Gnostic movie review – Ethan Hawke in “Predestination”

The movie Predestination (2014 AD; starring Ethan Hawke, Sarah Snook and Noah Taylor—which you can purchase here) was written and directed by the Spierig Brothers: Michael and Peter. It is one of the premiere Gnostic movies and thus, deeply philosophical.
The story is deeply occult in two ways. 1) It is literally occult as in hidden because the Gnosticism is hidden behind the auspices of a sci-fi movie with a love story. 2) It is an aspect of the revelation of the method or externalization of the hierarchy, to name two manners in which a concept has been termed; the concept of bringing long hidden gnosis right into the open. Today, the gnosis/knowledge of the ancient secret societies and/or mystery religions are available for all to see within movies, lyrics, concerts, books, online, etc.

Predestination is based on the Robert A. Heinlein story “…All You Zombies…” (1959 AD) which is, superficially, premised on time travel paradoxes. Heinlein was exploring the concept of intersexuality which is all the rage these pop-gnosis days with the glorification of androgyny, hermaphroditism, bisexuality, gender fluidity, transgenderism, etc., etc., etc. Yet, the Gnostic aspect goes much deeper as it pertains to self-creation and thus, self-existence. Of course, to create oneself one would already have to exist and thus, the paradox which Robert Heinlein sought to solve by appealing to time travel. Of course, this resolves nothing as it creates a loop but make for some good ol’ fashioned sci-fi.

The story, anachronistically told as it is a time travel story, involves an agency called the Temporal Bureau which prevents crime before it occurs by traveling back in time to stop it before it happens.

A bureau agent poses as a bartender in order to intercept John who writes stories for confession magazines under the pseudonym Unmarried Mother. John begins to tell the tale of when he was a young girl; yes, he was a girl.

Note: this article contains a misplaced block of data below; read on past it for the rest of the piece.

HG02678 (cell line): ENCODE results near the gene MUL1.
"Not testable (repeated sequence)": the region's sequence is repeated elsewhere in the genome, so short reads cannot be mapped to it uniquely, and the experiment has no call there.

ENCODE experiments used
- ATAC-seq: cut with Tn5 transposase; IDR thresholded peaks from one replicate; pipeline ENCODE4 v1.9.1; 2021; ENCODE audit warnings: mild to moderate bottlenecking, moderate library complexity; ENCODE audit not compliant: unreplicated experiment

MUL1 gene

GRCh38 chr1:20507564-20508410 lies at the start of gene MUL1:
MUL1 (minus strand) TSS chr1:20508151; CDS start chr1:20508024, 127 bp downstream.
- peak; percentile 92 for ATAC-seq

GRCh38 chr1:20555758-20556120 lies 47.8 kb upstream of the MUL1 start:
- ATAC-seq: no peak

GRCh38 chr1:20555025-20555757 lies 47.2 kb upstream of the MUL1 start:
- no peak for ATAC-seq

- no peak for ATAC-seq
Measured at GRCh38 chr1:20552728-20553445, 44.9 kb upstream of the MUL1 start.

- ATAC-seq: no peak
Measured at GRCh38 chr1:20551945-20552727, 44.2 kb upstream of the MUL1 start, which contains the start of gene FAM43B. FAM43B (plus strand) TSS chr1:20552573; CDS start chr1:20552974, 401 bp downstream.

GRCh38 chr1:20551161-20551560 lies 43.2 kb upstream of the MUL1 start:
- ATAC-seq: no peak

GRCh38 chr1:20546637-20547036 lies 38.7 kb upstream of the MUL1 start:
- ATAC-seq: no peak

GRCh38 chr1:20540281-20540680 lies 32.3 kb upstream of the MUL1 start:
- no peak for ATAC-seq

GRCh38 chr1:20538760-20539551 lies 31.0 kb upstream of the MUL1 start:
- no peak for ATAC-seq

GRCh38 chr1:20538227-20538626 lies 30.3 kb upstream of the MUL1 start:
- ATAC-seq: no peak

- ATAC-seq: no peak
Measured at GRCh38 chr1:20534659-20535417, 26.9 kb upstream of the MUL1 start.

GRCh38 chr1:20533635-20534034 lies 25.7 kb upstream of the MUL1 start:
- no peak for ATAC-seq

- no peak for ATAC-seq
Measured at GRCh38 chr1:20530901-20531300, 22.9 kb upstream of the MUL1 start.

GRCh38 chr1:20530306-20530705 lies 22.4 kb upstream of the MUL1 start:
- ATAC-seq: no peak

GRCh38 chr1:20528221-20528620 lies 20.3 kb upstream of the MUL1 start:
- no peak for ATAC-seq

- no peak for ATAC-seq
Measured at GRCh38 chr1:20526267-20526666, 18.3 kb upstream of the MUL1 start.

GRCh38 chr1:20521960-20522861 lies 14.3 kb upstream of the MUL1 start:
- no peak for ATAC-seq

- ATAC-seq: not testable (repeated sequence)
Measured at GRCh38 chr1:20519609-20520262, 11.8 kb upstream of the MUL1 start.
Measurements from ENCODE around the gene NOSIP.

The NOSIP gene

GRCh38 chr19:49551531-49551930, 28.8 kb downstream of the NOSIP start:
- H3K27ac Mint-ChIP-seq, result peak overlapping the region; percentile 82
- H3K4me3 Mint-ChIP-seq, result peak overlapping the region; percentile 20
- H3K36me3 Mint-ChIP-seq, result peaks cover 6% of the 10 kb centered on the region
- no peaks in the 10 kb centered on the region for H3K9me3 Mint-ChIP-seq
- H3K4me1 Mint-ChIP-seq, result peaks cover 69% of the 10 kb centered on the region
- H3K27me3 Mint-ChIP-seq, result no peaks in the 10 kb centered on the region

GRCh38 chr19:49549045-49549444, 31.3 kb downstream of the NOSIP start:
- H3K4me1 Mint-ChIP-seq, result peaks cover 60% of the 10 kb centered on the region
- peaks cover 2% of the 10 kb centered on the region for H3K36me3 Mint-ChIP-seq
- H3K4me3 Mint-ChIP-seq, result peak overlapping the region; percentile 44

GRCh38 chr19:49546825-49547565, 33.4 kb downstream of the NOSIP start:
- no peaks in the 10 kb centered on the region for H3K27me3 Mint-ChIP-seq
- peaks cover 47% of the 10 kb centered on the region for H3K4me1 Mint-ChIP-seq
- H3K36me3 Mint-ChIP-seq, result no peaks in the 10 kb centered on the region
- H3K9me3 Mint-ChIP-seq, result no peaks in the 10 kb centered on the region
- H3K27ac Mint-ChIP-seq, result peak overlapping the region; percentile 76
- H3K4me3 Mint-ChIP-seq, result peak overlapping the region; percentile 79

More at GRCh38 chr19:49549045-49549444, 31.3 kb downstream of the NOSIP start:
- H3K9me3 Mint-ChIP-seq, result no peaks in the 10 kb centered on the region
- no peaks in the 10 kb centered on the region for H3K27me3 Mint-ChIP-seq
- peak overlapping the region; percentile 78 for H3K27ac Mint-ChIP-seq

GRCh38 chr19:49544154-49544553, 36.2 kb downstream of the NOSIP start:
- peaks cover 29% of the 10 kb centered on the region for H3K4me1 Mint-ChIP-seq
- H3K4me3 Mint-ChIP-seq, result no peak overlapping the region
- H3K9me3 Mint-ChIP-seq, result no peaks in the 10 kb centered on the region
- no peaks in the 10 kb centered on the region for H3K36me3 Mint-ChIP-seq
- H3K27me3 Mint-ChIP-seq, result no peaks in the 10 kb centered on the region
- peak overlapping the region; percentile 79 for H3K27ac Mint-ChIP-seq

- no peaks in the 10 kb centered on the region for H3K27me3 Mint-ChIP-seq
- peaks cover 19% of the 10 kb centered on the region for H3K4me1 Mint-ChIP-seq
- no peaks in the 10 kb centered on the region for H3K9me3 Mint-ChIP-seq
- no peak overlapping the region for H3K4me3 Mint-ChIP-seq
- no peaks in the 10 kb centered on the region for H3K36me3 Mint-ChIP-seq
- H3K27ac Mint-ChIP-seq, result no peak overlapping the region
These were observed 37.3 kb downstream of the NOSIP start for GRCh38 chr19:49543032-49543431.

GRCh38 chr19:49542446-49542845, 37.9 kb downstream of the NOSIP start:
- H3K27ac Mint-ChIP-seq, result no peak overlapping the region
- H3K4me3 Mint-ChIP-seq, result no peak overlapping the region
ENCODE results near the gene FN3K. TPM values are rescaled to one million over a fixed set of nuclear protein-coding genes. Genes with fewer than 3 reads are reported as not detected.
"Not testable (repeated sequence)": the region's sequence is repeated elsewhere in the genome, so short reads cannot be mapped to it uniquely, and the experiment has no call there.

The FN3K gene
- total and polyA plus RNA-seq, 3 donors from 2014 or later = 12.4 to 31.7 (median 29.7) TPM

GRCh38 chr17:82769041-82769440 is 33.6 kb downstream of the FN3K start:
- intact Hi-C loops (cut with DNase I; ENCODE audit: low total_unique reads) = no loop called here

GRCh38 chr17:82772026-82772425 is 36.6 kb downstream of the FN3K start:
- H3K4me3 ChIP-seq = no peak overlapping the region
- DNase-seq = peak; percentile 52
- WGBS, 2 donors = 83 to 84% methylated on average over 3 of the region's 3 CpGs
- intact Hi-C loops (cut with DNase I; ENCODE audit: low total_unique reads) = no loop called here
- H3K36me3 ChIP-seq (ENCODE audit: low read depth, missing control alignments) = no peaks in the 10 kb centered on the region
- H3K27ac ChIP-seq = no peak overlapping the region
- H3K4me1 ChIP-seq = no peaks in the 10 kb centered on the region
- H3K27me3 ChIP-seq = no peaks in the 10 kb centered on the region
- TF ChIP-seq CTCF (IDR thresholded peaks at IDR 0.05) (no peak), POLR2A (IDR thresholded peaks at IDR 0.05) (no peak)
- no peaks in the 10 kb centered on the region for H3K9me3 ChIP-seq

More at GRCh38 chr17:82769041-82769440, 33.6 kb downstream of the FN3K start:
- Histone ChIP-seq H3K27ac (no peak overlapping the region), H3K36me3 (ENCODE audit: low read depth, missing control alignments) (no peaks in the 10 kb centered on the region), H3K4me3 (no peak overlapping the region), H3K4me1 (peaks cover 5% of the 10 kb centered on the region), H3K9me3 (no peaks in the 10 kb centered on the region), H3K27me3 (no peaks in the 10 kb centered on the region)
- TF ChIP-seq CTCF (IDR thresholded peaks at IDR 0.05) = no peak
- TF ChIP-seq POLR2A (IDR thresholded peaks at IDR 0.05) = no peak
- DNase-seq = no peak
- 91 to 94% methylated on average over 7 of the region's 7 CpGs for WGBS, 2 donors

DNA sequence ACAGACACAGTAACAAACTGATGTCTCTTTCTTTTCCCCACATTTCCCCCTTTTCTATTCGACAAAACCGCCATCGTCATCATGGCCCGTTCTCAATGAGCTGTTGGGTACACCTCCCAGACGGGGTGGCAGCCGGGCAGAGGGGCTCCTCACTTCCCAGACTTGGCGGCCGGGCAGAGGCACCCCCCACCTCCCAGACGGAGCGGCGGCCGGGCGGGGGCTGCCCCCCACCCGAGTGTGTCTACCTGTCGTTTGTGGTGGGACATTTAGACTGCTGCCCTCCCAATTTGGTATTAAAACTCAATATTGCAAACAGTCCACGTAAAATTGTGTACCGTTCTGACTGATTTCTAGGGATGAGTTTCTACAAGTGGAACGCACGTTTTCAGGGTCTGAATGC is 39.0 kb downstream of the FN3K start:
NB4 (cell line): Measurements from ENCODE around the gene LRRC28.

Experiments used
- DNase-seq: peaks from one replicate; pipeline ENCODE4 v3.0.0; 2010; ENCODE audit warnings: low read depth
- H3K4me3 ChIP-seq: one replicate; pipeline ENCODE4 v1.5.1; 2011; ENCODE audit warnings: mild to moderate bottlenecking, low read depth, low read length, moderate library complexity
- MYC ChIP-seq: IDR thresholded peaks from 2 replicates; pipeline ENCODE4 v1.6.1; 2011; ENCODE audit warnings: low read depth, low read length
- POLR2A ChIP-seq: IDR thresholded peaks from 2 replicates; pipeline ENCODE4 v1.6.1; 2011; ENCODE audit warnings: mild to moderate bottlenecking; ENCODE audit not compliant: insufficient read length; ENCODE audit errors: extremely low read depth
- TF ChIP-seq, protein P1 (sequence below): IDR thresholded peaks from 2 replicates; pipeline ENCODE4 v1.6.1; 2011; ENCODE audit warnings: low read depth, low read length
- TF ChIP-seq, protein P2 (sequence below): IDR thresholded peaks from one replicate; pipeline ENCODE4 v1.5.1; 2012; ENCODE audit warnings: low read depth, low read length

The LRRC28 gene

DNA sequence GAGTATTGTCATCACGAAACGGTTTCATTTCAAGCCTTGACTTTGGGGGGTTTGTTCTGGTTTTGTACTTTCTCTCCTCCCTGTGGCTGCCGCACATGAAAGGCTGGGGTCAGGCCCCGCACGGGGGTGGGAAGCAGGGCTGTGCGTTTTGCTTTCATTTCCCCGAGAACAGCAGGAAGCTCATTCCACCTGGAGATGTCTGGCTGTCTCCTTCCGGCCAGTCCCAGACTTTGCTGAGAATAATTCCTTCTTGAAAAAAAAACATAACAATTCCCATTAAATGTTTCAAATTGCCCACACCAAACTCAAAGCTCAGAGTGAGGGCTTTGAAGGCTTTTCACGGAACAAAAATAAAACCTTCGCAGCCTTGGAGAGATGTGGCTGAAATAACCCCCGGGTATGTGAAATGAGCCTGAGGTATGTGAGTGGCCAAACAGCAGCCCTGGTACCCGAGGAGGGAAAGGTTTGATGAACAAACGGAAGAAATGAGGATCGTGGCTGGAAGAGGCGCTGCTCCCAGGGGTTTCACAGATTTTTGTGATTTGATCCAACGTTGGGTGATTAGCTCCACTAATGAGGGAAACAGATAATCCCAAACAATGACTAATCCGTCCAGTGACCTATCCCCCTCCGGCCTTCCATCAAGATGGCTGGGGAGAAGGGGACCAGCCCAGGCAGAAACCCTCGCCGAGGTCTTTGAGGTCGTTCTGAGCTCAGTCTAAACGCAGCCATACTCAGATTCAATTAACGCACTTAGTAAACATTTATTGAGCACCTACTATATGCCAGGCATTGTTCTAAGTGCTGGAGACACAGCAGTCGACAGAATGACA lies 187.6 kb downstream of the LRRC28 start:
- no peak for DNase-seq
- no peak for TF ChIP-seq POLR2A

When John was Jane (as in John and Jane Doe) she eventually met an older man, fell in love, was impregnated by him and he abandoned her.
The birth was difficult, resulting in a caesarean-section at which time it was discovered the, internally, she had both female and male organs. The damage to her body was such that her external female sex organ had to be reconstructed into an external male sex organ; thus, Jane became John.
This was an existential upheaval, made her/him lose all hopes of being accepted into the space travel program of his/her dreams. He/she had to learn how to be a man, talk like a man, act like a man, etc.

John became obsessed of finding the older man who loved and left him when he was a she, as that man ruined his life. The bureau agent was placed in John’s path in order to offer him the technological ability to travel back to when Jane met the man, and murder him. This was a styled test to see if John had what it takes to become an agent.
John travels back to the moment of the initial meeting and, as it turns out, the initial meeting was between Jane and John. Thus, John traveled back in time, met his female self, fell in love and impregnated himself in herself.